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Austin faces another round of lawsuits related to police use of 'less lethal' rounds

A line of Austin police officers move toward protesters on Interstate 35 on May 31.
Gabriel C. Pérez
Austin police used "less lethal" rounds to control crowds during racial justice protests in 2020.

Three more demonstrators are suing the Austin Police Department for injuries from so-called less-lethal ammunition fired by police over a weekend of racial justice protests in 2020.

More than a dozen protesters have sued the department for use of the ammunition, which include either foam rounds fired from a 40 mm launcher or bags filled with lead pellets fired from shotguns.

The rounds injured dozens of demonstrators protesting the police killings of George Floyd and Mike Ramos. A Travis County grand jury indicted 19 police officers on aggravated assault charges for using the ammunition.

The three new lawsuits were filed in federal court Monday.

  • Alyssa Sanders alleges Officer Eric Heim shot her in the head with a 40 mm round as she tried to flee police firing less-lethal rounds near Guadalupe and Cesar Chavez streets on May 31, 2020. The complaint says Sanders was unarmed and suffered "severe and devastating injuries." Heim faces a criminal charge for the incident.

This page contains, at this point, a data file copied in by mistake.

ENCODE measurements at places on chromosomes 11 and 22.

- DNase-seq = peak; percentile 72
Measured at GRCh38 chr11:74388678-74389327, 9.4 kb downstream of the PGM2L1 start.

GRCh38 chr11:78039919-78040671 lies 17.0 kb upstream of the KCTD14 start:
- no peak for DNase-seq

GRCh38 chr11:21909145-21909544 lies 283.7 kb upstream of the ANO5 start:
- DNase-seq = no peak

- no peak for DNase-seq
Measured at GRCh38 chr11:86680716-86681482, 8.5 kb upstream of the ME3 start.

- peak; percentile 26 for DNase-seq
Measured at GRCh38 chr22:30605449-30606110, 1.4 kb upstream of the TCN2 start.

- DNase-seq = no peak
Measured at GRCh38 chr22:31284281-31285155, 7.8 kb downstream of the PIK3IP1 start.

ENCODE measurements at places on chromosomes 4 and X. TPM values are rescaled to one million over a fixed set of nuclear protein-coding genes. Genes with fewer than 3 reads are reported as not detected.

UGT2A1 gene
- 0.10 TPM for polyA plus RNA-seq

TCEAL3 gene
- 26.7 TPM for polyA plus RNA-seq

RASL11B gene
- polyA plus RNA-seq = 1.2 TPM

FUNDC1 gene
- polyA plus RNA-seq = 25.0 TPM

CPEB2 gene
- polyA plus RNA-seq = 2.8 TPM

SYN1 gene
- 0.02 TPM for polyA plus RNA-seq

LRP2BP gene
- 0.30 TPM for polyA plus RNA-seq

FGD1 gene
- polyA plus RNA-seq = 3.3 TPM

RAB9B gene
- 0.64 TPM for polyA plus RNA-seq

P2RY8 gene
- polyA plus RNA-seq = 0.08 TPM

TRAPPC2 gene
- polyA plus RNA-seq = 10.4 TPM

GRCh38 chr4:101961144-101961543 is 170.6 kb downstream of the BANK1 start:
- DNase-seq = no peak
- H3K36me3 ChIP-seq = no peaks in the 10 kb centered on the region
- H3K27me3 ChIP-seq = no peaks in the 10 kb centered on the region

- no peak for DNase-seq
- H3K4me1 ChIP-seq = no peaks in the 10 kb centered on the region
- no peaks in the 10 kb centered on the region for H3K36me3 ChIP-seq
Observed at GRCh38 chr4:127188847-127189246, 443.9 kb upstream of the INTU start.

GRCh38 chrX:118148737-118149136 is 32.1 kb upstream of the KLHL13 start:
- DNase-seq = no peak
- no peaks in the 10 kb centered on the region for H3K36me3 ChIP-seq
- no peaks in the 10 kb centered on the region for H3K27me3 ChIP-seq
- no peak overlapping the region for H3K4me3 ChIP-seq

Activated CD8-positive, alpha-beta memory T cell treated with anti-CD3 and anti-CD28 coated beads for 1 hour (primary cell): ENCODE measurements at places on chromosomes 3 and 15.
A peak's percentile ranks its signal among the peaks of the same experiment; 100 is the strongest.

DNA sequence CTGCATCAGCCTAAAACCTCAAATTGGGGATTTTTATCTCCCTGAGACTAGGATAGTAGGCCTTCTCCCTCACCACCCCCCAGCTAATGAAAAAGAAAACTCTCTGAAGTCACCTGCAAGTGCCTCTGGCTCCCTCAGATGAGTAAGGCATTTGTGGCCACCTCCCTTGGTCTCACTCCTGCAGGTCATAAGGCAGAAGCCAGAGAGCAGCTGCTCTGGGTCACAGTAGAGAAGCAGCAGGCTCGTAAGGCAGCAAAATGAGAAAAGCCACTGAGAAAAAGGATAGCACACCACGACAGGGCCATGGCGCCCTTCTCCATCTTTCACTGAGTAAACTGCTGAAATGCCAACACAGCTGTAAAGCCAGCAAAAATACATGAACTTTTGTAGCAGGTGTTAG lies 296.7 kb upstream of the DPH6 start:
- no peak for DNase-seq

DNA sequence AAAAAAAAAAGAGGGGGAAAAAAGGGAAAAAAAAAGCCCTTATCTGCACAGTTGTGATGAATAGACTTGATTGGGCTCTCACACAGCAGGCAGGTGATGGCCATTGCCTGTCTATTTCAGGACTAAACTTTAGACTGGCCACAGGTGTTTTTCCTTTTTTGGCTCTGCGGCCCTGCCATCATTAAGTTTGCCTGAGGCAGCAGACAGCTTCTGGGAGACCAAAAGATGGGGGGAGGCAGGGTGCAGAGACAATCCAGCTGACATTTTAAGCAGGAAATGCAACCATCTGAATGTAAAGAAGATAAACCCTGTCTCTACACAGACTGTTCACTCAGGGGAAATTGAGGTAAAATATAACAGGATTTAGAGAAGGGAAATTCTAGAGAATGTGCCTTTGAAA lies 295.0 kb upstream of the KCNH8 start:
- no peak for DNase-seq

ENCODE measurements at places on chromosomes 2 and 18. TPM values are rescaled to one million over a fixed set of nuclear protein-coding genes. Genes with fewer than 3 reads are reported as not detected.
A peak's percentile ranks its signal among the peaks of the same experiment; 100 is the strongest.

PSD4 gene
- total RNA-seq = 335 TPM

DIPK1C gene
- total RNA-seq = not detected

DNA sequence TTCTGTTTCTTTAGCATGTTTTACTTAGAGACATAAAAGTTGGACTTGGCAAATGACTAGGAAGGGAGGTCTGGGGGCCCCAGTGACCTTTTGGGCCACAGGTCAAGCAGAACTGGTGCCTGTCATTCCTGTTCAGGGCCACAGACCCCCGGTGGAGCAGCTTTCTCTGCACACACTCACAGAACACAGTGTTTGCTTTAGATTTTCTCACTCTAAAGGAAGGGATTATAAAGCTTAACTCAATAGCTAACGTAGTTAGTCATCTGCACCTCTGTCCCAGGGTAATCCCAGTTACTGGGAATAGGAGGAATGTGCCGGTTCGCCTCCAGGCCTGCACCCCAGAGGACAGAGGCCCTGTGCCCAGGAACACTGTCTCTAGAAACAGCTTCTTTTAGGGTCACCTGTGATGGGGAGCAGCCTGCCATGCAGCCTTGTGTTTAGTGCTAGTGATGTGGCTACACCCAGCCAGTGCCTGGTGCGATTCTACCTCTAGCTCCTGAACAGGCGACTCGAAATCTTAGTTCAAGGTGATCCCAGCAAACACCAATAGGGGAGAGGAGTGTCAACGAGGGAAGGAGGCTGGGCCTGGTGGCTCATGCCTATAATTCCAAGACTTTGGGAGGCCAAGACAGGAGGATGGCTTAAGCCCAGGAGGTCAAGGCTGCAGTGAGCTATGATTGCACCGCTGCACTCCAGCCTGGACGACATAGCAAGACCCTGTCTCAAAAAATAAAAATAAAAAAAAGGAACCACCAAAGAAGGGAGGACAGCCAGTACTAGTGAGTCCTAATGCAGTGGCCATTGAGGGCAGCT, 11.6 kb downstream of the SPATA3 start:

• Cesar Fuentez alleges an unidentified officer shot him with a less-lethal shotgun round as he fled I-35 on May 30, 2020. Fuentez's complaint says he was unarmed and that the lead-pellet bag became embedded in his arm, requiring surgery. The complaint says both APD and the city have "failed to identify which officer shot" him.
  • Taylor Ellis alleges he was shot by Officers Todd Gilbertson and Michael Crossen with less-lethal rounds near I-35 and APD headquarters on May 31, 2020. Ellis' complaint says he was hit in the left hip and left shoulder. Gilbertson faces a criminal charge in a similar incident, but Crossen has not previously been identified in investigations related to the use of force at the protests.

APD has since said it will not use less-lethal ammunition to control crowds. So far, the city has paid out $13 million in civil settlements to four demonstrators.

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Andrew Weber is a general assignment reporter for KUT, focusing on criminal justice, policing, courts and homelessness in Austin and Travis County. Got a tip? You can email him at Follow him on Twitter @England_Weber.
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